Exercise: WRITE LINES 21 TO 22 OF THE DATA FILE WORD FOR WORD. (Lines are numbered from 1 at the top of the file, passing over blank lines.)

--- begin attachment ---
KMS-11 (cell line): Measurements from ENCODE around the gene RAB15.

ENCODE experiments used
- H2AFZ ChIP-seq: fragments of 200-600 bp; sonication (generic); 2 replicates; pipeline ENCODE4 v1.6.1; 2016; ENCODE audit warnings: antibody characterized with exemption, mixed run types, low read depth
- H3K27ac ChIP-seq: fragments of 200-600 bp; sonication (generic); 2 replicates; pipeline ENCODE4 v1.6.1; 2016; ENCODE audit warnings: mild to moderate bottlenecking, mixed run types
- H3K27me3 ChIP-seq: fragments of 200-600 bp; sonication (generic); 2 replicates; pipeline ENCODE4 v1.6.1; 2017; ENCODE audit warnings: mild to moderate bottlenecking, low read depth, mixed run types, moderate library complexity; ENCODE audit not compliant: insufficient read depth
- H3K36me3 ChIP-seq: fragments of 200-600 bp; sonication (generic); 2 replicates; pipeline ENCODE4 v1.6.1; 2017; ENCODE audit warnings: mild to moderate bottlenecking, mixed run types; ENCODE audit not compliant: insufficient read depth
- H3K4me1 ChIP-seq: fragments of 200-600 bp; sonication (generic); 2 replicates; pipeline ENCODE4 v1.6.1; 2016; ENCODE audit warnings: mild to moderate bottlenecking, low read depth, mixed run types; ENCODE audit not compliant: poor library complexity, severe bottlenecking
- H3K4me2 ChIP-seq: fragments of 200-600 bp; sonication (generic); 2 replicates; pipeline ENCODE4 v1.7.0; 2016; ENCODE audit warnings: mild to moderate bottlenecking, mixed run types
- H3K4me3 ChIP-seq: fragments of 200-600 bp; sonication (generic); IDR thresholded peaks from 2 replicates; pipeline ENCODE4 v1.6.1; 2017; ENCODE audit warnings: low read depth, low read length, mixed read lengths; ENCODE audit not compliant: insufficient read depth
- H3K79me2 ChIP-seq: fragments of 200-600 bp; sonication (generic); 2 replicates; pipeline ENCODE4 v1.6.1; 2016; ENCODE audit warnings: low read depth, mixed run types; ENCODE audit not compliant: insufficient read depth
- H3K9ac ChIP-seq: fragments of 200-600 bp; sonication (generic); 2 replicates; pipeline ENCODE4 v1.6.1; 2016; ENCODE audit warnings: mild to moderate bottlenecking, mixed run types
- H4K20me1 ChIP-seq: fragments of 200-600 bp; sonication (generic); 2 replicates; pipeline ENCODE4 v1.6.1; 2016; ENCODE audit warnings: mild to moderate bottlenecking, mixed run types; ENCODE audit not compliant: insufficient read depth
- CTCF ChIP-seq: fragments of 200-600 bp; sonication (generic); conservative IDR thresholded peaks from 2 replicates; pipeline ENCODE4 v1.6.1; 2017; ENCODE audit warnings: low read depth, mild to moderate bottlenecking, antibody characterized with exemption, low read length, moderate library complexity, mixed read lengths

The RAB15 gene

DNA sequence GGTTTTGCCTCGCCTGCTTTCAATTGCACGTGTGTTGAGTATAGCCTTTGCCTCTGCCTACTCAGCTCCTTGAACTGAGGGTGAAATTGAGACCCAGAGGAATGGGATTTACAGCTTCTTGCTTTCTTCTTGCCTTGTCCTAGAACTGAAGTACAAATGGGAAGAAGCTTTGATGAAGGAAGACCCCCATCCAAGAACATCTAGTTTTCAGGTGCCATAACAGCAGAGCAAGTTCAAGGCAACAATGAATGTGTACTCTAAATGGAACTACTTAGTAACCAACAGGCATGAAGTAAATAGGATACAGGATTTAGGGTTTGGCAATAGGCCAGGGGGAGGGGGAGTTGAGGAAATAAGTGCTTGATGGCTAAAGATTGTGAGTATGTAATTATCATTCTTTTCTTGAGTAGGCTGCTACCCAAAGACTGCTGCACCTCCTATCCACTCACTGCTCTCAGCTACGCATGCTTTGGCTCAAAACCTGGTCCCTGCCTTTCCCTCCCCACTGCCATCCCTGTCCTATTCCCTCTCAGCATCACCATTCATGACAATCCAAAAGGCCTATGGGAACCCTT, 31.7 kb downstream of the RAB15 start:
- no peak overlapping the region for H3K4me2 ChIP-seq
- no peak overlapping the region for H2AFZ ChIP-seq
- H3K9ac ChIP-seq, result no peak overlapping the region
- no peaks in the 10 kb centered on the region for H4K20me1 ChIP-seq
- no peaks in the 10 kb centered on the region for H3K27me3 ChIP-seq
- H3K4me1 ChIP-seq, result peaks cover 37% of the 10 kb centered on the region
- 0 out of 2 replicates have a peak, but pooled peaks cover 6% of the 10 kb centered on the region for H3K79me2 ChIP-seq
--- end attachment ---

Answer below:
- H3K4me1 ChIP-seq, result peaks cover 37% of the 10 kb centered on the region
- 0 out of 2 replicates have a peak, but pooled peaks cover 6% of the 10 kb centered on the region for H3K79me2 ChIP-seq